The 2012 Best of Innovations award in the High Performance Home Audio category went to the Devialet D-Premier DAC/preamp/amp. It also got the award for Most Difficult to Photograph Audio Product. Note the reflection of my badge, intended to show that this is not just a manufacturer-provided photograph. Devialet is distributed in North America by Audio Plus Services and Stereophile has just received a sample for review.
The Best of Innovations winner in the Headphones category was the Sonomax eers ™ earphones, described as "the world's only custom-fitted earphones that can be fitted in 4 minutes, [offering] incomparable sound isolation, fidelity and comfort."
Everybody wants to get into the act. Pro Audio manufacturer Behringer had several iPod/iPhone audio accessories, including the nifty Soundscape Air ($129), which features wireless speakers (good for up to 8 hours of playing, up to 150 feet from the base unit) that utilize inductive (ie, wireless) charging.
After encountering booths of so many manufacturers I had never heard of, I got some comfort from seeing a familiar name from the world of audio: Velodyne. Well known for their subwoofers, Velodyne has entered the highly competitive earphone market. Their new $90 Vpulse's claim to fame isyou guessed itexceptionally powerful bass performance. Velodyne's David Short was most enthusiastic about it, and told me that although Velodyne is not about to go out of the subwoofer business, they're working on a wide range of headphones.
The first morning of CES is traditionally when Stereophile presents its awards for the best products of the previous year, voted on by the magazine's editors and writers. Here, in the magazine's suite at the Venetian Hotel, awaiting their recipients are the 2011 Awards. My thanks to Ariel Bitran for doing a great job getting the awards to CES in time for the presentations.
For several years now, the CES's High-Performance Audio exhibits have been housed at the tony Venetian Hotel on the Las Vegas Strip. And also for several years, the room shared by Stereophile and Home Theater magazines, now joined by our sister websites AudioStream.com and InnerFidelity.com, has been hosted by our administrative assistant (which means she is the glue that holds us together and tells me she prefers to be called our "Digital Goddess") Rosemarie Torcivia. Welcome to Las Vegas, Ro'.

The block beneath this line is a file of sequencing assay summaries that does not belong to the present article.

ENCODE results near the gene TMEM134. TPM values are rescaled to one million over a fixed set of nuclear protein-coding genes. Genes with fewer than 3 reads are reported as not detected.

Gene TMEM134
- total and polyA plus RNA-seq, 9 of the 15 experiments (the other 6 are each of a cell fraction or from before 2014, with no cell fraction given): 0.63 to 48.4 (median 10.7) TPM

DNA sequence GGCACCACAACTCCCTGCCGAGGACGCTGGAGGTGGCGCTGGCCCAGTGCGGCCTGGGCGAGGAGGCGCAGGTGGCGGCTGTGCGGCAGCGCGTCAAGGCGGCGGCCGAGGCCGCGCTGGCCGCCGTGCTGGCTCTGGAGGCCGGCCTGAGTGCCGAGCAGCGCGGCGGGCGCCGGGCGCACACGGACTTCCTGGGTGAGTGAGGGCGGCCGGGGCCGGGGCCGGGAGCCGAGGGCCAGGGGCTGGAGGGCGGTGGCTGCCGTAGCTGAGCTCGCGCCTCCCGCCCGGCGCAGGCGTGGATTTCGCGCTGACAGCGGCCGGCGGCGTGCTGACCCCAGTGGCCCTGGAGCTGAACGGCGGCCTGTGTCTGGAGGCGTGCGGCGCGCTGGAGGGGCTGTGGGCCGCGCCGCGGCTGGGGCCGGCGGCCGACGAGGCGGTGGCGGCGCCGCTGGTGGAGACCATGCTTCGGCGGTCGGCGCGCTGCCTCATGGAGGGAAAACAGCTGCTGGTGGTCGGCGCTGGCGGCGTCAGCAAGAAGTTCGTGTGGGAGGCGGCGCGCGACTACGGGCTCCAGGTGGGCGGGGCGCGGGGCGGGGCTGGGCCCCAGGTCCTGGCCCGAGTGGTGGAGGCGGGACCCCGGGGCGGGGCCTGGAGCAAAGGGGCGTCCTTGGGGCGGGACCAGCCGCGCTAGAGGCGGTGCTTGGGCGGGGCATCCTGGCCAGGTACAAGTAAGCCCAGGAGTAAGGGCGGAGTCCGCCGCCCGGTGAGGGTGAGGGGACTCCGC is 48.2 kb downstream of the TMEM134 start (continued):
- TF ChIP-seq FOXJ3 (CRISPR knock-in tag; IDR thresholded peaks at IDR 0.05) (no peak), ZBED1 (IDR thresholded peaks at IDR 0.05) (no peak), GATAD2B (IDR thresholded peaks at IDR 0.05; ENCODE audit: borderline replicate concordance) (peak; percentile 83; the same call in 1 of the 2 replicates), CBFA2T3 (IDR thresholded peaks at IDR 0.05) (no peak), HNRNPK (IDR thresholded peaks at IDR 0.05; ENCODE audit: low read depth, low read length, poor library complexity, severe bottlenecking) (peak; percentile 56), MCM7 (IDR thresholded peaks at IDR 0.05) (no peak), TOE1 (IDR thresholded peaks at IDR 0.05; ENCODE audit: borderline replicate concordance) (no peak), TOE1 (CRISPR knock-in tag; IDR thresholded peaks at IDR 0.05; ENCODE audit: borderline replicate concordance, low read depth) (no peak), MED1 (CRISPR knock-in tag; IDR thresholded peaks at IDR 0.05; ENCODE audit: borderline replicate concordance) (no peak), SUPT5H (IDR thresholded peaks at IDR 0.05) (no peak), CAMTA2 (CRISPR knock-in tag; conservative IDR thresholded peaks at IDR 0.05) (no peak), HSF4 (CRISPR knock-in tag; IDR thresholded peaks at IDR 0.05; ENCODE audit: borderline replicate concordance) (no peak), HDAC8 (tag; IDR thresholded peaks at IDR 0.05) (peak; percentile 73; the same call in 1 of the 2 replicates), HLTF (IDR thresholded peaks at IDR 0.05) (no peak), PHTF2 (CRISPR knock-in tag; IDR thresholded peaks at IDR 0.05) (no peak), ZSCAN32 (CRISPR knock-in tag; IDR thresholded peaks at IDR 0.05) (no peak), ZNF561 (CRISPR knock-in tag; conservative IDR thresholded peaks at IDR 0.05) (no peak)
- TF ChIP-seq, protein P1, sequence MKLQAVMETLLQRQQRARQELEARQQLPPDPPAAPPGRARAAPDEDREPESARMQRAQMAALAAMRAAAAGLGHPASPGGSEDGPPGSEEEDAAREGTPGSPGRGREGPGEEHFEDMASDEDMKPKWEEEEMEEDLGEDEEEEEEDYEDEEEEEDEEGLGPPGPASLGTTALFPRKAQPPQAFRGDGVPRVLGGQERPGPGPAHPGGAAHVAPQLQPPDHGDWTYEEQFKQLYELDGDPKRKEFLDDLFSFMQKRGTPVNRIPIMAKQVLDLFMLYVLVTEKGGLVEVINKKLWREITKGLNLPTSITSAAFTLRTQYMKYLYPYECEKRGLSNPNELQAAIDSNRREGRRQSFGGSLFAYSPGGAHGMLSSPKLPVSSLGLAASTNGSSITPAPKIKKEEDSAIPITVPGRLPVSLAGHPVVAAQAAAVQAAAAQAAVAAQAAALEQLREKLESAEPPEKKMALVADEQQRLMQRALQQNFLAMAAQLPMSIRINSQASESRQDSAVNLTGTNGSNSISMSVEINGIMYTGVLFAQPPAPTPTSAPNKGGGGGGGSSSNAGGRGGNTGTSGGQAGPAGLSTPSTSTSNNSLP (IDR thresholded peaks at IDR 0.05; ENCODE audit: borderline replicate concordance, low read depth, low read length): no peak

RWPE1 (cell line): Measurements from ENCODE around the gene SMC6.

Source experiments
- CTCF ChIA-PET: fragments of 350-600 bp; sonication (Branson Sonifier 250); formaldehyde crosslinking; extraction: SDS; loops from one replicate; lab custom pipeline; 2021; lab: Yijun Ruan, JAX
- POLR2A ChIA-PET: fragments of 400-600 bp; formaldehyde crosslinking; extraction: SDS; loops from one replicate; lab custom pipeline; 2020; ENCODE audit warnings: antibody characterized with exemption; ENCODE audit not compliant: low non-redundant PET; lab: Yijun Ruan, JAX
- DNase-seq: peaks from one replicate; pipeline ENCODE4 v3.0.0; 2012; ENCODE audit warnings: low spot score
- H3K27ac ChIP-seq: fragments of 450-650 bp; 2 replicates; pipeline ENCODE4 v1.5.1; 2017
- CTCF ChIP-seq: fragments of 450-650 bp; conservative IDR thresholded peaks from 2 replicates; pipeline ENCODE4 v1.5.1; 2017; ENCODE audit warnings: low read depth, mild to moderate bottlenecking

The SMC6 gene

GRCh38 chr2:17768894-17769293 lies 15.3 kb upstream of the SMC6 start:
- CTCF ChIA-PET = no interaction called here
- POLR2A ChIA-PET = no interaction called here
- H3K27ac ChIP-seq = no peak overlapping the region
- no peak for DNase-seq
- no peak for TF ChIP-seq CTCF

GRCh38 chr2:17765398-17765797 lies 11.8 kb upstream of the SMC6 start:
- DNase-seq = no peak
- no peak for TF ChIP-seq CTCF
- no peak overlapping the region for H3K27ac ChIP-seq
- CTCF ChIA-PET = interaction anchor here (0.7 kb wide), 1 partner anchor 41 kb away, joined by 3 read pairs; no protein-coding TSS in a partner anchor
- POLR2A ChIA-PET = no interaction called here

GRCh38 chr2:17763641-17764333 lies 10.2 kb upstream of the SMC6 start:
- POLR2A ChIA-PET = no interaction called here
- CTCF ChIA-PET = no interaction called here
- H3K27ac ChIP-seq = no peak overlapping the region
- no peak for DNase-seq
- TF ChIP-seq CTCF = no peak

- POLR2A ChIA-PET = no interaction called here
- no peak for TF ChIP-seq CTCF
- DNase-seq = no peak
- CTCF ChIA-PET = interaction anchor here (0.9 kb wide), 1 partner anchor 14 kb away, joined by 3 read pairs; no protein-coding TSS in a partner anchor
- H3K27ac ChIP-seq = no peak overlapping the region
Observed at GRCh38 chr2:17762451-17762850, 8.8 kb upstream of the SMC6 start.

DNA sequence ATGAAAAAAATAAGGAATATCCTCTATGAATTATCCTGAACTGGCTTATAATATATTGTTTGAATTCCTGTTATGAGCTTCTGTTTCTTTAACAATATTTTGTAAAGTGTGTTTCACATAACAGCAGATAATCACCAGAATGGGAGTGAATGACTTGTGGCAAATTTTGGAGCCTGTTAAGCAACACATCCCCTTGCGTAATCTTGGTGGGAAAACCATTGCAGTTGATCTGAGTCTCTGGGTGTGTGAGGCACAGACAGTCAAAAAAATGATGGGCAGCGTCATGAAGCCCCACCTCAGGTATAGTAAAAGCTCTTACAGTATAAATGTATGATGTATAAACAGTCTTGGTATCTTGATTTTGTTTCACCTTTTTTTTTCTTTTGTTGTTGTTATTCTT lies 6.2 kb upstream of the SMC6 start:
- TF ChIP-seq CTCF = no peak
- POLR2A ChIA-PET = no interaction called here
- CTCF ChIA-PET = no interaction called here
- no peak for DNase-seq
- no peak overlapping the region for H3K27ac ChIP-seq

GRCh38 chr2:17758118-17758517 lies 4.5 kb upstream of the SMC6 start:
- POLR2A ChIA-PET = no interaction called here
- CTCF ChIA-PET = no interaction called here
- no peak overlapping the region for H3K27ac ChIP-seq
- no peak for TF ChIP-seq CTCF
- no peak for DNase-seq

One of the newcomers to the Venetian this year is a Japanese company called Qualia (not to be confused with the short-lived Sony venture). I remember seeing their gorgeous-looking products at T.H.E Show last year, and new this year is the equally stunning Indigo USB-DAC at $45,000.
The Indigo USB-DAC sports four 32-bit Hyperstream DACs and all discrete output and headphone amplifier sections. Connections on the back include both balanced and unbalanced outputs, as well as USB, coax, XLR and TOSLINK inputs. The unibody cases are machined from high-purity aluminum and the product is available now, distributed in the US by Immedia.
A music server priced in the low six figures. An air tight music server filled with inert gasses. A music server so rare, only two have been built to date.
I try to be logical about show coverage so usually start at the top floor and work my way down, room by room, floor by floor.
CES exhibits at the Venetian top out at floor 35, and as soon as I exited the stairwell, I spied the first exhibitor, Magico speakers. I'm here to cover digital and tend to skip the speaker-only rooms, but Magico provides great demos, so I stepped in.
Eleven year old French audio manufacturer Neodio was at CES for the fourth year showing their complete line of audio products including the NR 22 CD Player ($15k), Transport ($13k) and DAC ($12k). Shown here are Michel Rousseau on the left and Jean-Francois Fronton on the right with the DAC and Transport in silver on the shelf. All three units feature a special non-resonant three-layer chassis and the company is looking for US distribution.
First shown at RMAF last year and making its CES debut, the QA-9 is intended for audiophiles wishing to transfer their LPs and other analog sources to hard drive. It features two XLR left and right inputs that can run both balanced and unbalanced and has only a single USB output (up to 24/192) to your computer.
The QA-9 should be shipping in late February or early March at $3,950. An optional Word Clock Input Board upgrade is $800 and will allow the QA-9 to be synced to a master clock in a recording studio environment.
Ariel Brown (Ayre's senior engineer) also hinted at a new DAC at some point that would include both USB and SPDIF inputs.
A look inside the PrimaLuna DiaLogue Premium integrated amplifier ($3199) reveals neat point-to-point wiring and high-quality parts, like Takman resistors and SRC tinfoil capacitorsstuff that an amp-lover like Art Dudley might appreciate.
Upscale Audio’s Kevin Deal is excited about PrimaLuna’s new DiaLogue Premium integrated amplifier ($3199), and I can’t blame him: The DiaLogue Premium uses six 12AU7 tubes, said to produce a wider bandwidth, greater dynamic range, and improved bass control over previous DiaLogue models; users can have fun swapping between 6L6GC/KT66, EL-34/KT77, 6550/KT88, and KT120 power tubes; a “Bad Tube Indicator” lets you know when a tube has expired and provides automatic bias adjustment; a high-quality Alps potentiometer should provide long-lasting, quiet volume control; and, like every PrimaLuna amp we’ve seen, the DiaLogue Premium is beautifully built and finished.
mbl is now shipping the Corona Line of products that were shown as prototypes last year. The mbl C31 CD Player, shown here with Chief Engineer Jürgen Reis, retails for $9,200 and features the same gorgeous casework mbl is known for as well as USB, Toslink and SPDIF inputs. The C31 also networks with other mbl Corona products for simplified control and display options.